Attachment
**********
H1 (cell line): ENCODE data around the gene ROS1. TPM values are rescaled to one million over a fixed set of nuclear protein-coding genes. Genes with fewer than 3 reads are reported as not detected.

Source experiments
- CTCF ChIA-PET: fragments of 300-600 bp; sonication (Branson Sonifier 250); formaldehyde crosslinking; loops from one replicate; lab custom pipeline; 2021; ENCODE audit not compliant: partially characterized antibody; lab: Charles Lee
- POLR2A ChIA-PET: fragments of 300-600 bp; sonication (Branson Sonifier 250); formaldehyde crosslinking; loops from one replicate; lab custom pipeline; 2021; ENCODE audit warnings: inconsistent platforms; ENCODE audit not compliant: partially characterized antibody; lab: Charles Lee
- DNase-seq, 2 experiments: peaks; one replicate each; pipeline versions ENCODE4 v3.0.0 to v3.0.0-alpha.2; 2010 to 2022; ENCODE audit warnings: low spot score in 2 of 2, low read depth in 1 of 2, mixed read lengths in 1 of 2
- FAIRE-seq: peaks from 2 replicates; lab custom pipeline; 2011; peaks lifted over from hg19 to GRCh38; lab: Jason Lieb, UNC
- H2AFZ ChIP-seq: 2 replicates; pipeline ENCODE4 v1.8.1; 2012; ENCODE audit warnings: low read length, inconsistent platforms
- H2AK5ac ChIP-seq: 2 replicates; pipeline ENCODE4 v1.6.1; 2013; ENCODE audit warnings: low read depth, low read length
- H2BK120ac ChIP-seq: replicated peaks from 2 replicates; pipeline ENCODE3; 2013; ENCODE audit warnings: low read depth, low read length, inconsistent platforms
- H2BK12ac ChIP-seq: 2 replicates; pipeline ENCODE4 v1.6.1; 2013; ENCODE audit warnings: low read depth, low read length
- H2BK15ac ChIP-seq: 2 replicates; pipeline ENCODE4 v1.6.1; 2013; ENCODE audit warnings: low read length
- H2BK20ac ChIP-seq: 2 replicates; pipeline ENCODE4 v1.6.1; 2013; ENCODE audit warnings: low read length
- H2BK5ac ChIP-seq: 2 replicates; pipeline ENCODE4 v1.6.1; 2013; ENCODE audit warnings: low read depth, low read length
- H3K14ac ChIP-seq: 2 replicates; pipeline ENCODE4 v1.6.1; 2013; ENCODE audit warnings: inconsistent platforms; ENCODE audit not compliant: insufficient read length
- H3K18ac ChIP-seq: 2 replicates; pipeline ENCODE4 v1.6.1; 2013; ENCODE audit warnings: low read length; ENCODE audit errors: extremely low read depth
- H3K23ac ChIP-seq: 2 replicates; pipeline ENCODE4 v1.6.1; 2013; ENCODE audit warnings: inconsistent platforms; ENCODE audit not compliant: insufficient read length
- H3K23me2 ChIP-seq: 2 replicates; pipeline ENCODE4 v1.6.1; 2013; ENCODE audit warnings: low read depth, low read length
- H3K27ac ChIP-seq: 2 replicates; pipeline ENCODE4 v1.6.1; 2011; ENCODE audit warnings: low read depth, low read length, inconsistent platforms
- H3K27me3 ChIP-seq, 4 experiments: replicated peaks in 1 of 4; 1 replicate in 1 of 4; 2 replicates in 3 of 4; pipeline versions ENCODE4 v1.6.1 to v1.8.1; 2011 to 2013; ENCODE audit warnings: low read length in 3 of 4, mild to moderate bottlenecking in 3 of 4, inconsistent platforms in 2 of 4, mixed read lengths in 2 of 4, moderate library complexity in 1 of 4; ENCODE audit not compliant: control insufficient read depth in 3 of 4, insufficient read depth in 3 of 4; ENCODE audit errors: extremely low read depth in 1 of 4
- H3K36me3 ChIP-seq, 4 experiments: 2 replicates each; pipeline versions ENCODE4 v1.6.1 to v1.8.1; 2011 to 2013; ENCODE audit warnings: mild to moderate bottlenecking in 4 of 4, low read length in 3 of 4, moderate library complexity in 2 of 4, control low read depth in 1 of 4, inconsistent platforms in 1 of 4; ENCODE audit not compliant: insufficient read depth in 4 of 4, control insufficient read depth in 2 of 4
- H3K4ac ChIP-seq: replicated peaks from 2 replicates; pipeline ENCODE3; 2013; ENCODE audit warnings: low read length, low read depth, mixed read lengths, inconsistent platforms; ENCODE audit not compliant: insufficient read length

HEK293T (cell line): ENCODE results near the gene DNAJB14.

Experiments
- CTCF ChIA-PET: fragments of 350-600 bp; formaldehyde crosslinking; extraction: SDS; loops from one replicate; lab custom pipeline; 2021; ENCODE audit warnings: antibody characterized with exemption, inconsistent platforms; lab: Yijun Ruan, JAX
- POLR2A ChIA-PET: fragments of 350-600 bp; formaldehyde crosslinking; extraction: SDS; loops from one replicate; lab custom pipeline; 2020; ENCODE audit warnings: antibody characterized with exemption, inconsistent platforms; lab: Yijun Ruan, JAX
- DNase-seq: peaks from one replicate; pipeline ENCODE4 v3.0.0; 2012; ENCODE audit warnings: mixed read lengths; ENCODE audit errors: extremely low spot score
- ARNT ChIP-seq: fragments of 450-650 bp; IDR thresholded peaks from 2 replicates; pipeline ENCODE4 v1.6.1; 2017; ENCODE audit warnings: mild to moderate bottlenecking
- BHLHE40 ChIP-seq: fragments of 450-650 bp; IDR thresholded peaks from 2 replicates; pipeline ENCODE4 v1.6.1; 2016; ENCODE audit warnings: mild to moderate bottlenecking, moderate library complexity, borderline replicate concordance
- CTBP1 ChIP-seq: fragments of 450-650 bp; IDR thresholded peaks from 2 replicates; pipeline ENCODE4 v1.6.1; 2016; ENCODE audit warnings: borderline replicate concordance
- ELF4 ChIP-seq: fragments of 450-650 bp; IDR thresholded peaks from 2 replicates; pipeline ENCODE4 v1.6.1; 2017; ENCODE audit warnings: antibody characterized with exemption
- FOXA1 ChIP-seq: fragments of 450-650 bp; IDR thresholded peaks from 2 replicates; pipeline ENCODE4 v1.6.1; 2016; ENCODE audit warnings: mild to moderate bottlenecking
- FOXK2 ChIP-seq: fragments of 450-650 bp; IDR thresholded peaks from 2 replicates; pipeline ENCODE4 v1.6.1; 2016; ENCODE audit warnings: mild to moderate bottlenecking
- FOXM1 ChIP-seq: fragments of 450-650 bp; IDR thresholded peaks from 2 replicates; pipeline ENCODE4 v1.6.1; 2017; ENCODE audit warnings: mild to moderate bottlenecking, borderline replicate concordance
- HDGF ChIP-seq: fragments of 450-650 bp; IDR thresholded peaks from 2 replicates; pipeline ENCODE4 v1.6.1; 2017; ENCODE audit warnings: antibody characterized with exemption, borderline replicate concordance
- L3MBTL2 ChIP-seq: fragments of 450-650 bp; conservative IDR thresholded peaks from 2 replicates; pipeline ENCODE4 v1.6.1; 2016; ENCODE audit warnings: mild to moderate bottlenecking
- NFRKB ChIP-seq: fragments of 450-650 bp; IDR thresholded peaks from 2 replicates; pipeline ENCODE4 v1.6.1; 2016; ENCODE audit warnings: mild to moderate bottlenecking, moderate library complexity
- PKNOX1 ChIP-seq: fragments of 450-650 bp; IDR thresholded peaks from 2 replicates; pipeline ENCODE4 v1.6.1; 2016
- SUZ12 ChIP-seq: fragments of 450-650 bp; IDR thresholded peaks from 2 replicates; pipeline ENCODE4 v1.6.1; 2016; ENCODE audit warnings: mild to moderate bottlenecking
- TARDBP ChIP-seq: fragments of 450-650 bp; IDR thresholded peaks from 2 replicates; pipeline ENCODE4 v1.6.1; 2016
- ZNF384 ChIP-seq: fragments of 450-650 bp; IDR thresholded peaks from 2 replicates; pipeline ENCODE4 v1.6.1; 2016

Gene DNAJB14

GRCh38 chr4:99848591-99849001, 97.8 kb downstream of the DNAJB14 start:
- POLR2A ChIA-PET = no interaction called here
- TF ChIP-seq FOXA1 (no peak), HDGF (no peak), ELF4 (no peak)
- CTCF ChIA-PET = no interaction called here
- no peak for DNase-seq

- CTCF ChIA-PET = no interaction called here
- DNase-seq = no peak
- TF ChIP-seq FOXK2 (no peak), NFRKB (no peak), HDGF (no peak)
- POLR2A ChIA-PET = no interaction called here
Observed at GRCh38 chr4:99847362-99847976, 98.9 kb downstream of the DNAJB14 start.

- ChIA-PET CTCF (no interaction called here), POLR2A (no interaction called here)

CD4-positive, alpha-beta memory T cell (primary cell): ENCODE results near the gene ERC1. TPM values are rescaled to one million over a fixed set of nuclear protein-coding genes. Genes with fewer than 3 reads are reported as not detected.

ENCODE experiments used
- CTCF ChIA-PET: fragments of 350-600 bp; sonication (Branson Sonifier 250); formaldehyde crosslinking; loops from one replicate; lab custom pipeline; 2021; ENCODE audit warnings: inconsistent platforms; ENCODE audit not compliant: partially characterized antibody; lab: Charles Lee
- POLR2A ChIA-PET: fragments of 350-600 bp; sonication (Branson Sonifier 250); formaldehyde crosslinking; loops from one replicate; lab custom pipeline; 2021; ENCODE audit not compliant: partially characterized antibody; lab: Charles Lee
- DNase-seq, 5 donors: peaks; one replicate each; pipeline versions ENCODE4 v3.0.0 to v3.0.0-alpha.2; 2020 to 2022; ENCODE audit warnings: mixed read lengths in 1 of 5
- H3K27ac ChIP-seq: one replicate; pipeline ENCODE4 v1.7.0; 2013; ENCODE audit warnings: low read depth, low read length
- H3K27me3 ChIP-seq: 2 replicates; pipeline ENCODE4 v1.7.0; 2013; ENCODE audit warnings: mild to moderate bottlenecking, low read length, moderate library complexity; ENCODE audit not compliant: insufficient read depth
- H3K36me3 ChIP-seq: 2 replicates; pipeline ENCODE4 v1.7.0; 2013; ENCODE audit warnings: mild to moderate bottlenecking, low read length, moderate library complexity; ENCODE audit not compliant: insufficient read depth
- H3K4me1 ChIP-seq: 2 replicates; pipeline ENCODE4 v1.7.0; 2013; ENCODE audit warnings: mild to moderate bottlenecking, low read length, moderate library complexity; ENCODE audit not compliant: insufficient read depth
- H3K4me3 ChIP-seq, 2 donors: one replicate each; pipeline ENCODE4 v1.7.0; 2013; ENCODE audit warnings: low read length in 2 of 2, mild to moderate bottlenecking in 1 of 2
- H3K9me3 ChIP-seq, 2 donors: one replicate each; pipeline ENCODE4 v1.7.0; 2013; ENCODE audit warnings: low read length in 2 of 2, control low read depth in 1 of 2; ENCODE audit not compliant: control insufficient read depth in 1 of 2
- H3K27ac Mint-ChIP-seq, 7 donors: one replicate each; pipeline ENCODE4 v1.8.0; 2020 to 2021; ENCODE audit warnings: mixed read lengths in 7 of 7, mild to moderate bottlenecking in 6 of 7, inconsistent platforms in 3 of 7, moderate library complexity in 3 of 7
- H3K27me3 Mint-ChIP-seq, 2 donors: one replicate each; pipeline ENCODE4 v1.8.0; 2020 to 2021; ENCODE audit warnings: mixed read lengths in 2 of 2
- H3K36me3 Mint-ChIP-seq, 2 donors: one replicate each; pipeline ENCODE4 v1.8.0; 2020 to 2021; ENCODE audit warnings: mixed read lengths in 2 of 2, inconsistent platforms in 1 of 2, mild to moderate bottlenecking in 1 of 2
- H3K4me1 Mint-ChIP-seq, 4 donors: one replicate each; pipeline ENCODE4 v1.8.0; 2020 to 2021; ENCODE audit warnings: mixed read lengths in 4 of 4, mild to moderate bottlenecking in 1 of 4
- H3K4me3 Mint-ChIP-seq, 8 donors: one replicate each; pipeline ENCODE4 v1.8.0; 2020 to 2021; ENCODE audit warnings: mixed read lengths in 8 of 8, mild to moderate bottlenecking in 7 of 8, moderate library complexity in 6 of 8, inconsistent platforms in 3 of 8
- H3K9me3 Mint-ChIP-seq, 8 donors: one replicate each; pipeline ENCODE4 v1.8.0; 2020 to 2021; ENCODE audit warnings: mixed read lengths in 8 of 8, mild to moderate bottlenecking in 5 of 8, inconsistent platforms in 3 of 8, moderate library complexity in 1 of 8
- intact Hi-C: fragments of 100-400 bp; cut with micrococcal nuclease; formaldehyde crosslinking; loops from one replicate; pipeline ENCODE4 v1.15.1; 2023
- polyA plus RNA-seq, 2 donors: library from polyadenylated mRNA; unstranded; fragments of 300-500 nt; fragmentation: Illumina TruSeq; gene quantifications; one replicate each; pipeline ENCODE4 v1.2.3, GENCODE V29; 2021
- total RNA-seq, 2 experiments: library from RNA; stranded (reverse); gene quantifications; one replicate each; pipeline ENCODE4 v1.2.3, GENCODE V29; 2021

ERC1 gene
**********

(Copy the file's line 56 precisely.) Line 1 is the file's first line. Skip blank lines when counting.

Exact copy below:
- POLR2A ChIA-PET: fragments of 350-600 bp; sonication (Branson Sonifier 250); formaldehyde crosslinking; loops from one replicate; lab custom pipeline; 2021; ENCODE audit not compliant: partially characterized antibody; lab: Charles Lee